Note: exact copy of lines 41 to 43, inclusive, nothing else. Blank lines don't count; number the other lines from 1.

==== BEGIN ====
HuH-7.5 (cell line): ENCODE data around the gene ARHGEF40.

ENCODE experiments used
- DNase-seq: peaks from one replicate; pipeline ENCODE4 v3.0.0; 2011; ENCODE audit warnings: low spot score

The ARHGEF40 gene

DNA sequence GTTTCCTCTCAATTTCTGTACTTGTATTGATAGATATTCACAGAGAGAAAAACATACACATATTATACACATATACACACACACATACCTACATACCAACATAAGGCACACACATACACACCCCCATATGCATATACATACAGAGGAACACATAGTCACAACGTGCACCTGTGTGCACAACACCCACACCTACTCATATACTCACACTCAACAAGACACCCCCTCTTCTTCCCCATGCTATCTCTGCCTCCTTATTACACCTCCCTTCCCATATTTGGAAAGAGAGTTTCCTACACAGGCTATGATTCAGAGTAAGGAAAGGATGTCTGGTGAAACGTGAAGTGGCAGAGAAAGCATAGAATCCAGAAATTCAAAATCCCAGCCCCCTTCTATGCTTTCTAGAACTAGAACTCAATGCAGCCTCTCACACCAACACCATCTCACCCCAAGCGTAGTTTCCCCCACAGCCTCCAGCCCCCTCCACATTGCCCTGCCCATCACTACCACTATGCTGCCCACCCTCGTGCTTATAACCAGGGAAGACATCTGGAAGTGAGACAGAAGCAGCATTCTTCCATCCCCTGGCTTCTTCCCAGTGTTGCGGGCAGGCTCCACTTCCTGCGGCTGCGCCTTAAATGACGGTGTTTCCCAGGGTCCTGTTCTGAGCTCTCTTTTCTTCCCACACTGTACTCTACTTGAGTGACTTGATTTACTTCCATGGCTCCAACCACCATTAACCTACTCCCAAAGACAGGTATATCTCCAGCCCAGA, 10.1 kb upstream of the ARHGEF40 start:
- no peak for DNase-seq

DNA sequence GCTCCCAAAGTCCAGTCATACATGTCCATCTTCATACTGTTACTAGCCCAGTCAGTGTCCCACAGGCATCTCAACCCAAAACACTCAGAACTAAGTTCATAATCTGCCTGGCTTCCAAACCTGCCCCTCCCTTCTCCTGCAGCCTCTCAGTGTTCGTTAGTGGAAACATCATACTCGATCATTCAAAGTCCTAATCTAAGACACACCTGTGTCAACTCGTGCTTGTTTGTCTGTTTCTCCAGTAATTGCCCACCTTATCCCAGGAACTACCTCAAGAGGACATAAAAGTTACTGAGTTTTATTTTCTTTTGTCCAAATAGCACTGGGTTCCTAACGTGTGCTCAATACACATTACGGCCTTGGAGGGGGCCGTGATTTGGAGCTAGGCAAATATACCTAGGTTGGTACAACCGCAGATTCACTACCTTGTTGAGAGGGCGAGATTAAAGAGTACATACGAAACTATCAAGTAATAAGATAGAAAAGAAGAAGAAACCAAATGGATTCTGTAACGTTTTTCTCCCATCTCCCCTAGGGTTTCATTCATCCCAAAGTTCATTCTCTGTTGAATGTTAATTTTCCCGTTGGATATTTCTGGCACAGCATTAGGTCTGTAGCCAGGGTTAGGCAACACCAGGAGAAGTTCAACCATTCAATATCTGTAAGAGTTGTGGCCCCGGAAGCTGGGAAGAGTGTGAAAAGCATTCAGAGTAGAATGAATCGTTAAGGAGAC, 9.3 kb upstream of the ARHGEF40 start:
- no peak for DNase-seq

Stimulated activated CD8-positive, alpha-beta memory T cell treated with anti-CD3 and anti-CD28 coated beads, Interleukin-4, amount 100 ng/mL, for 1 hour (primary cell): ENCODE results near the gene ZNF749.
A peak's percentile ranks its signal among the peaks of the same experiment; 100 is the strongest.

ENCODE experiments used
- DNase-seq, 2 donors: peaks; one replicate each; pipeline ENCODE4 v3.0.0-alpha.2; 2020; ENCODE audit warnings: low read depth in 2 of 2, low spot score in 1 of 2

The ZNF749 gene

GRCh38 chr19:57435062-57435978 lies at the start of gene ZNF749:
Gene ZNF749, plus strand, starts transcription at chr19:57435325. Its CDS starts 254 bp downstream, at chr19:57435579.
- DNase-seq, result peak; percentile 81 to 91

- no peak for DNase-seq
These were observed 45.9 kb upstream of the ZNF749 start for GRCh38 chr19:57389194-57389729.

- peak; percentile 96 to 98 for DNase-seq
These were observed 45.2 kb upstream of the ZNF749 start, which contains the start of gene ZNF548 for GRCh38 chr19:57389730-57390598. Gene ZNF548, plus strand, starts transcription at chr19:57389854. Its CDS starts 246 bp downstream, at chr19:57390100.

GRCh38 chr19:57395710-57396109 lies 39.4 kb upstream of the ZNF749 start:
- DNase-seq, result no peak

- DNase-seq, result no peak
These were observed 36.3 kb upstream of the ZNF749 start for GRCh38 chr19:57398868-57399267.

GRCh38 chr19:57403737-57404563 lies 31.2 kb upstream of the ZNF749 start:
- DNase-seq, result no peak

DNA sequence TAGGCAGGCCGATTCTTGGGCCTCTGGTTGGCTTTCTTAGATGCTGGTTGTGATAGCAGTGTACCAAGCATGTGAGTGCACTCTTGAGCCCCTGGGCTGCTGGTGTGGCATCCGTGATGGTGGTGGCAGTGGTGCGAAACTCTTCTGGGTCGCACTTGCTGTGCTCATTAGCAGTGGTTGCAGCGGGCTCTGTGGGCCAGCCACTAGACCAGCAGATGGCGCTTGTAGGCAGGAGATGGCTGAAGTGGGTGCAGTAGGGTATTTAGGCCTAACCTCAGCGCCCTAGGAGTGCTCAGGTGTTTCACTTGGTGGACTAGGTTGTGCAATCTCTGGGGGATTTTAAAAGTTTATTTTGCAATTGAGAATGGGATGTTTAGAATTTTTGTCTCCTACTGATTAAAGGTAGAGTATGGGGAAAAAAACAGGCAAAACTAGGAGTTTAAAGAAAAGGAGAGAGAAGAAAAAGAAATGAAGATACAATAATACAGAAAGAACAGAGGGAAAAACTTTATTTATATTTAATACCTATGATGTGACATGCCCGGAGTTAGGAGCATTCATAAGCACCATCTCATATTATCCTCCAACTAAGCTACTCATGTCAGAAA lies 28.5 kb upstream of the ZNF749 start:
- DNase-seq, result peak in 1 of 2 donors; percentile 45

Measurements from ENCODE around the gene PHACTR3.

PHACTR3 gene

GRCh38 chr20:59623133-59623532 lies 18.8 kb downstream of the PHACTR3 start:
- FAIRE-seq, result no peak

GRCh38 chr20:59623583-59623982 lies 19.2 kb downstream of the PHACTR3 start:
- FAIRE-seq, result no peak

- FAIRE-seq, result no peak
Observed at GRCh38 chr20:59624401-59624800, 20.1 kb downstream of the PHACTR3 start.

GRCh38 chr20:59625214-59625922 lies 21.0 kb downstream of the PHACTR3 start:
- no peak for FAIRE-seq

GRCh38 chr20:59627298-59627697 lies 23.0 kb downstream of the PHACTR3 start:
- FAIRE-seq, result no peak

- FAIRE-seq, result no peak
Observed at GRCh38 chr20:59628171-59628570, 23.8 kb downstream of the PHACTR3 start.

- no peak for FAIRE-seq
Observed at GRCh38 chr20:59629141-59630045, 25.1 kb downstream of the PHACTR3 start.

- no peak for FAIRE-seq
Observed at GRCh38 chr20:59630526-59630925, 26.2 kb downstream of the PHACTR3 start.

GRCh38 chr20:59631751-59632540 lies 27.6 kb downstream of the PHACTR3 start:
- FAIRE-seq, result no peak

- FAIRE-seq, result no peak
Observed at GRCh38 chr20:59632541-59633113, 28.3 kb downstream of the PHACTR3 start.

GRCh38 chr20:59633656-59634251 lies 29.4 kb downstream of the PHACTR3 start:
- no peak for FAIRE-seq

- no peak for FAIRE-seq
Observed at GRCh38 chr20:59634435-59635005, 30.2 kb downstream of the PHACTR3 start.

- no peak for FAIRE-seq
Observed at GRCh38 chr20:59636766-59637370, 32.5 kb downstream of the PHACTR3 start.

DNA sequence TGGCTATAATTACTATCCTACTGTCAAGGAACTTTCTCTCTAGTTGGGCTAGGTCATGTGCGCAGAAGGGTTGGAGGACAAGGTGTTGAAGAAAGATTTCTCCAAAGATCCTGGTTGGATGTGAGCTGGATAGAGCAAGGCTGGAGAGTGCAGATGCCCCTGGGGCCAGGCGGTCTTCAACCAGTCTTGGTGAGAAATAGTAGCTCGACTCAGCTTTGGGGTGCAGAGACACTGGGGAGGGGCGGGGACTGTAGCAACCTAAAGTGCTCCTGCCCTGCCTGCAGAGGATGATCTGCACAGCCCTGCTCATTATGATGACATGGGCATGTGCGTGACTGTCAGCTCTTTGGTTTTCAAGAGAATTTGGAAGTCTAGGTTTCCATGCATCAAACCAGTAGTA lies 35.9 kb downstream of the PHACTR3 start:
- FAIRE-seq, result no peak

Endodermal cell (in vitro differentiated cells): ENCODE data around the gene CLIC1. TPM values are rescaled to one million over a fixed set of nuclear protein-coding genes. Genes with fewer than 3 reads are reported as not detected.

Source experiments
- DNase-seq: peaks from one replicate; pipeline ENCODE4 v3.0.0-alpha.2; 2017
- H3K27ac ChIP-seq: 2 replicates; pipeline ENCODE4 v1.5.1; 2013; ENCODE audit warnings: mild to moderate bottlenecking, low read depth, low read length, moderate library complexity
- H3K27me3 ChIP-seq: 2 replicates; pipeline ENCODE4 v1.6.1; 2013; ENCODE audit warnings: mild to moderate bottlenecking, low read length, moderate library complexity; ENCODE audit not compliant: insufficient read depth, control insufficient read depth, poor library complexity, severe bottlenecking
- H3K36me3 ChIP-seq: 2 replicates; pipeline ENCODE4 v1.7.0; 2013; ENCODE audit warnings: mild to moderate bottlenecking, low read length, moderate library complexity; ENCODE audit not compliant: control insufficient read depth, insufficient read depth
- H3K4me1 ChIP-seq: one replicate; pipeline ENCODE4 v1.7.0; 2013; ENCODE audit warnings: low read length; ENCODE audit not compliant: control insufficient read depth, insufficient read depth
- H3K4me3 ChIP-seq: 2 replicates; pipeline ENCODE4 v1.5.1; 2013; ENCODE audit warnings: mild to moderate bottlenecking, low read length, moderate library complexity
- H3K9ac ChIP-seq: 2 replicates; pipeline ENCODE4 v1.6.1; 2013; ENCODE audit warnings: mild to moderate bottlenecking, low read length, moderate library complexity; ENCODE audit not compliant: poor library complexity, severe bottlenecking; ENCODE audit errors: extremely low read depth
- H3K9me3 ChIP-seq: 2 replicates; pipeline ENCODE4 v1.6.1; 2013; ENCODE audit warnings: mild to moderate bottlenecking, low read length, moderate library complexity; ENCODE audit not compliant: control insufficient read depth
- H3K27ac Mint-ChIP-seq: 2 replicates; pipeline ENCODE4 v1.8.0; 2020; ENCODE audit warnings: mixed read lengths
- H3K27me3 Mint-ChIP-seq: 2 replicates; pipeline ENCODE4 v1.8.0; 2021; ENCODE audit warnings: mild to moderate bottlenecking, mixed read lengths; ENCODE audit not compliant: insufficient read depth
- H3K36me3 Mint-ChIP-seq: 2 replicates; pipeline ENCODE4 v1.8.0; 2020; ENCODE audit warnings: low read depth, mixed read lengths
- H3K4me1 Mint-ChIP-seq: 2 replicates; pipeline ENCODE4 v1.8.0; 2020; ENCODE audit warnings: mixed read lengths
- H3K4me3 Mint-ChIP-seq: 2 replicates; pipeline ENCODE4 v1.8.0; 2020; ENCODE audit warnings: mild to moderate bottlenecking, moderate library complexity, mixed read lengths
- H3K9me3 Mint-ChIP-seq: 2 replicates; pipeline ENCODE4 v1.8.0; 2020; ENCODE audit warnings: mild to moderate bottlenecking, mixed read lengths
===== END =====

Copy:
- FAIRE-seq, result no peak
Observed at GRCh38 chr20:59628171-59628570, 23.8 kb downstream of the PHACTR3 start.

- no peak for FAIRE-seq